Fall of TWA Flight 800: Scars and questions remain on 17th anniversary

A lengthy investigation into the Paris-bound flight by the National Transportation Safety Board concluded that the 747 blew up due to "an accidental spark igniting

Wreckage of the front portion of the TWA Flight 800 Boeing 747 aircraft displayed in its reconstructed state in Calverton in November 1997.

Wreckage of the front portion of the TWA Flight 800 Boeing 747 aircraft displayed in its reconstructed state in Calverton in November 1997. (7/17/13)

WASHINGTON - Family members of the people who perished when TWA Flight 800 went down off the coast of Long Island are dealing with fresh pain on the 17th anniversary of the tragedy, as a new documentary raises questions about the cause of the crash.

On July 17, 1996, a Boeing 747 carrying 230 people out of John F. Kennedy Airport broke apart mid-air, scattering debris across a 4-mile swath of the sea off of Moriches. A lengthy investigation into the Paris-bound flight by the National Transportation Safety Board concluded that the 747 blew up due to "an accidental spark igniting fuel vapors in the center fuel tank."

But a new documentary is challenging that conclusion. The film features interviews with six retired NTSB investigators who say they've uncovered new evidence that an "external explosion" delivered by a missile is what brought down the jumbo jet.

Hank Hughes, one of the former investigators, claims that eyewitnesses were threatened by government investigators. He says crucial evidence was tampered with or disappeared, and key scientific information, including radar, was ignored.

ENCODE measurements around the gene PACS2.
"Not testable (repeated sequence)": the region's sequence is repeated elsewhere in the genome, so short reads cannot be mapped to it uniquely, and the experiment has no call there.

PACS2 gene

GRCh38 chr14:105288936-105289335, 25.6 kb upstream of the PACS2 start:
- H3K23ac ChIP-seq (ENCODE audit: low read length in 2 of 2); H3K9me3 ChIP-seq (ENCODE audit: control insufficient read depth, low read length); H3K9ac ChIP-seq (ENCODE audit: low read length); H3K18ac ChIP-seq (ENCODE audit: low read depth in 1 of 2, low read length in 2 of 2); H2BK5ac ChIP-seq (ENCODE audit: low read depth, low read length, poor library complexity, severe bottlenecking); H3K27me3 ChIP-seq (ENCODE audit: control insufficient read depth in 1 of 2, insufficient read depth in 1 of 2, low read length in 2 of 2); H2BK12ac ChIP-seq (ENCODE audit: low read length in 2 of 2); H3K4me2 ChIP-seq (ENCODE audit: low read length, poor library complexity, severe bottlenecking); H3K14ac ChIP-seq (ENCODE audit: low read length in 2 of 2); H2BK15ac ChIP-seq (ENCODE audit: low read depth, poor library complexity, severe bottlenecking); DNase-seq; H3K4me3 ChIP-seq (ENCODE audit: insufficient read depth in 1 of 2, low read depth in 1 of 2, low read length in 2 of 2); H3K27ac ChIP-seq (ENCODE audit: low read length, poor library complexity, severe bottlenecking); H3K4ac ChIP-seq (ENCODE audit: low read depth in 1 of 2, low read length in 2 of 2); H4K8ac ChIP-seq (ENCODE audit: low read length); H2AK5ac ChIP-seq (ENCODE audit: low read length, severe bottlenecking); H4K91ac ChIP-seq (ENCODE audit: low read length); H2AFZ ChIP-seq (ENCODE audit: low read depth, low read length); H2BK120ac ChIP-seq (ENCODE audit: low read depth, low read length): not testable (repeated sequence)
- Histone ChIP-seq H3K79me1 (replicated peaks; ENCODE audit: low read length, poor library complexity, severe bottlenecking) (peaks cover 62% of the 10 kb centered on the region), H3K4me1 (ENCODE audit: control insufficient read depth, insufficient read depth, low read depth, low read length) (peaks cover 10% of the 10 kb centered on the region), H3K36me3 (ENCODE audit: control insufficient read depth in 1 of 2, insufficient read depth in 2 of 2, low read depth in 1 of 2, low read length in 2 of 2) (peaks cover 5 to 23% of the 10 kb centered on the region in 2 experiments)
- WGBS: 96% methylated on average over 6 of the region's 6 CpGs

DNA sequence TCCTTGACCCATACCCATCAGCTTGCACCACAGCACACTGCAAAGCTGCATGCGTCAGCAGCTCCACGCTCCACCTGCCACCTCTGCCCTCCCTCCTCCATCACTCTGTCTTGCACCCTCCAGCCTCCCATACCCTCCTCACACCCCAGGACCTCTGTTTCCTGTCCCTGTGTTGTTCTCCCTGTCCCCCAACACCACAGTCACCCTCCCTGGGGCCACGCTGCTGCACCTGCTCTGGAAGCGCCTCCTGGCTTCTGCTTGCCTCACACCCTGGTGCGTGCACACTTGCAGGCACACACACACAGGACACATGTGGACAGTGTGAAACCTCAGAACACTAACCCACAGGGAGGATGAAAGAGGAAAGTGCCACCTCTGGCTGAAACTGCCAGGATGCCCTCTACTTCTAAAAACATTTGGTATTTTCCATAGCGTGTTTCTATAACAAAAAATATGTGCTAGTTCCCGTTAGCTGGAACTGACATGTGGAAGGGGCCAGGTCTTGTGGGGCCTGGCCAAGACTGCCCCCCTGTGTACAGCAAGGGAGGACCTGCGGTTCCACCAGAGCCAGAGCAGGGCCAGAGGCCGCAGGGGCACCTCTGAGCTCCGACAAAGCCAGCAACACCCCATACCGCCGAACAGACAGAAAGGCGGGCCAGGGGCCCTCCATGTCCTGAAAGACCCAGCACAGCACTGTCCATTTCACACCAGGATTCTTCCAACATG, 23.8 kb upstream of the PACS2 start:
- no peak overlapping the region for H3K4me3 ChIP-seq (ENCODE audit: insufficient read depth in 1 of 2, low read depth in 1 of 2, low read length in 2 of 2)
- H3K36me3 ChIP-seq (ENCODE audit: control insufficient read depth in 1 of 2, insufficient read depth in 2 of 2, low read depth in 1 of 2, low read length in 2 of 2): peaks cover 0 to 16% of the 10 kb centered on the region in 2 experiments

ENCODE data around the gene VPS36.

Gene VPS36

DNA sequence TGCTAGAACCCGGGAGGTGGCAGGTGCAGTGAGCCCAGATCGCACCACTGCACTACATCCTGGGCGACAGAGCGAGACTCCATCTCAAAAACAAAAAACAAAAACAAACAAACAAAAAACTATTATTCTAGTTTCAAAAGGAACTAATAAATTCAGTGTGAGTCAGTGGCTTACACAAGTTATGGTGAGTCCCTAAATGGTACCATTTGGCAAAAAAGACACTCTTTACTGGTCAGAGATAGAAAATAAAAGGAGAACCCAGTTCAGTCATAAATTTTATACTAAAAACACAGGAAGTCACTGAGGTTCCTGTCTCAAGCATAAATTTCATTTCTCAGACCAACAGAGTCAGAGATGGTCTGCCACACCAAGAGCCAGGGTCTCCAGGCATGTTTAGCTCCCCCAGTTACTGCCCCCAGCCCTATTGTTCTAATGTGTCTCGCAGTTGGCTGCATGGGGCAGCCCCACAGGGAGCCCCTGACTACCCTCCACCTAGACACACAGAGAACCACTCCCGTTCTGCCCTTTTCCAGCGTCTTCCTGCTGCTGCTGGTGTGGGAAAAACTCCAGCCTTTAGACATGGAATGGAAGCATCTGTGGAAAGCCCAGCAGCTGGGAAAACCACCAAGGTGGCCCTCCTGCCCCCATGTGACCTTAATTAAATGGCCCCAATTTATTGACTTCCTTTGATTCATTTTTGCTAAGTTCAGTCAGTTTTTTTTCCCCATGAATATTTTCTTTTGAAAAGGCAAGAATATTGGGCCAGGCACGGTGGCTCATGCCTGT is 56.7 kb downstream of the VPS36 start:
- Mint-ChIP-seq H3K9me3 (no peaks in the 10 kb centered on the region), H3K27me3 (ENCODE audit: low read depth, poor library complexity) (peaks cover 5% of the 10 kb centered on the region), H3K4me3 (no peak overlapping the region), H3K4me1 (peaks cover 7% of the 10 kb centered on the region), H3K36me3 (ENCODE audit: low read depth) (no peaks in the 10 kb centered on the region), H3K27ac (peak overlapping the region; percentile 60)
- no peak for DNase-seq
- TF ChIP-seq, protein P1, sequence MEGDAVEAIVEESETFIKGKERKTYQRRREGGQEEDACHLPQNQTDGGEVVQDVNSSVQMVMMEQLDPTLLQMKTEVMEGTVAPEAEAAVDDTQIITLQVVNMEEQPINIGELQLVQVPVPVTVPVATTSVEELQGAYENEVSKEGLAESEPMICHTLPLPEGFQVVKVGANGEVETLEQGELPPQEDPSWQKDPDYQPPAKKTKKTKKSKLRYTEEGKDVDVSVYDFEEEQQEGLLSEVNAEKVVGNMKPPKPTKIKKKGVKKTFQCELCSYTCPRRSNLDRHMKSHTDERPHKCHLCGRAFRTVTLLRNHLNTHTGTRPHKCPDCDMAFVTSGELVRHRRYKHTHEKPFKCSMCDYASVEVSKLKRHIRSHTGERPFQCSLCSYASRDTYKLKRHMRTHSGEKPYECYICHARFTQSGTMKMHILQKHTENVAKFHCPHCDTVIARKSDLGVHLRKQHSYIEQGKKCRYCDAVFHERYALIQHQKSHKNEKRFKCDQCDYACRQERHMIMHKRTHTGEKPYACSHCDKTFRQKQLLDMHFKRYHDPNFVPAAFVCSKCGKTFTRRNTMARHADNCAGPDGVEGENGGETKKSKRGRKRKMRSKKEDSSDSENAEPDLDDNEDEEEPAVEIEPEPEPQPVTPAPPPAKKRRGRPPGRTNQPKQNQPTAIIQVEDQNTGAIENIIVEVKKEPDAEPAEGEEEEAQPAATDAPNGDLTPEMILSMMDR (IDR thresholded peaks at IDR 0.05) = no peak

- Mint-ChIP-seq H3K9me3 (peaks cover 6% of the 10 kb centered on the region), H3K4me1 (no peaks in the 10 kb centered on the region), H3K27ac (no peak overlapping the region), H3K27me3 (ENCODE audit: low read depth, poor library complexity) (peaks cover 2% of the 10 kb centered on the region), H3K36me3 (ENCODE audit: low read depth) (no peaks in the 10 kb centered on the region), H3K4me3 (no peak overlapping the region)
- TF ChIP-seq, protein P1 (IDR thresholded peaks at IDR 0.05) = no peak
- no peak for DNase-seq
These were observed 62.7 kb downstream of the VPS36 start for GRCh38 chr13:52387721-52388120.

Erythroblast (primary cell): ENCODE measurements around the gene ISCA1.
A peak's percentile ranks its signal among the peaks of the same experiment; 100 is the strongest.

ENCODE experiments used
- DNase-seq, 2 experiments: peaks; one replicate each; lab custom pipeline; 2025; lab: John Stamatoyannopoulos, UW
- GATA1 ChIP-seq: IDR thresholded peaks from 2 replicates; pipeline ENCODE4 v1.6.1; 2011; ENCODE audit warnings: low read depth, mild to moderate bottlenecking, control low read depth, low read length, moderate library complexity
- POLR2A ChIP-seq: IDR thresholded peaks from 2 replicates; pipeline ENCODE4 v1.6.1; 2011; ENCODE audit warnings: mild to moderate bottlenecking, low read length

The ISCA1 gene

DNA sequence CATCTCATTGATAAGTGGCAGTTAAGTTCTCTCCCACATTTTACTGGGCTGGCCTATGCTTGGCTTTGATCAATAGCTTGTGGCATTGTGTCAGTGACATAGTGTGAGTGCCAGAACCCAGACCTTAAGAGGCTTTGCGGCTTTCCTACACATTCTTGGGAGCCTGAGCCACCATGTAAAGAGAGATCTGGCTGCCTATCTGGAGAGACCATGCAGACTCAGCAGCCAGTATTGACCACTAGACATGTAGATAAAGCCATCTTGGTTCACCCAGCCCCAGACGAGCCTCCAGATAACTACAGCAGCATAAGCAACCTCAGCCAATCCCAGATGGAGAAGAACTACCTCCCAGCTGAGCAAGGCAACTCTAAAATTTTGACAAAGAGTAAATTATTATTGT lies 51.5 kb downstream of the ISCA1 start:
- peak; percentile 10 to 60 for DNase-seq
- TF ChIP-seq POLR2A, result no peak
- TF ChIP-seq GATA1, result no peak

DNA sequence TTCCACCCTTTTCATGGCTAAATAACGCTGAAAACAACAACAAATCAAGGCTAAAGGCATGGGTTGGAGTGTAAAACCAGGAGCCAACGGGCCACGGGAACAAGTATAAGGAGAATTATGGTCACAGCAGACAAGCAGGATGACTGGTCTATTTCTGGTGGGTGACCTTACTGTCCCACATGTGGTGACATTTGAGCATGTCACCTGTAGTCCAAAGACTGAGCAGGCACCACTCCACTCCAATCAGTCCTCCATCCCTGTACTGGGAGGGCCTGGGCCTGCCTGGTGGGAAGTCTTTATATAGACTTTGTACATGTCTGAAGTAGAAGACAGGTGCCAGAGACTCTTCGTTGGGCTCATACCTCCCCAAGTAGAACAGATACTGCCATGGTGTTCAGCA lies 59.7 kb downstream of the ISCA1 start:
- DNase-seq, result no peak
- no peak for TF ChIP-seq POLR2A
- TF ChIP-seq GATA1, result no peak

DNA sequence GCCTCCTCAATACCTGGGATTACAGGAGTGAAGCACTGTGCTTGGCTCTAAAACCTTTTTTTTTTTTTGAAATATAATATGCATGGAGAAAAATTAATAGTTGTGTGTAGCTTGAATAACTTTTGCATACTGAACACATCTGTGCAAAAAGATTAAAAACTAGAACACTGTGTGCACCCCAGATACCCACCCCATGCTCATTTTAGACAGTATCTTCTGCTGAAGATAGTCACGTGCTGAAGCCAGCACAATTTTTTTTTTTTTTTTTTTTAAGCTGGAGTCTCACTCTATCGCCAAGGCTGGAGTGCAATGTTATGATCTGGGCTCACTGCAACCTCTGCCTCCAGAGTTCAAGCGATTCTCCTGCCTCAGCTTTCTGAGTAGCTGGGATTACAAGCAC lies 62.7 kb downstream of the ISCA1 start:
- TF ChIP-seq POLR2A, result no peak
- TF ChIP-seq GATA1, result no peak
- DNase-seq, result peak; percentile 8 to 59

The claims are grabbing the attention of lawmakers on Capitol Hill. House Transportation subcommittee member Rep. Frank Wolf (R-VA) has fired off a letter demanding that the NTSB reopen the Flight 800 investigation. He wrote that the American people "deserve to know the complete, unvarnished truth."

In an interview with News 12 Long Island, Wolf said he asked the NTSB if there is new technology in 2013 that was not available in the weeks and months after the crash in 1996. The answer, he believes, is yes.

The NTSB says it reserves the rights to re-examine the findings of its investigation. But the former managing director of the agency, Peter Goelz, says the insinuations are nothing new. "I'm familiar with all of these individuals, I'm familiar with their work, and they're simply wrong," Goelz told News 12.

For victims' family members like Jim Hurd, who lost his son, Jamie, in the crash, it's just reopening old wounds. Hurd says he refuses to believe that the TWA disaster was anything but an accident. "I think we actually got the truth," he says.

The NTSB says it will take up to six months to decide if it wants to officially reopen the TWA investigation.

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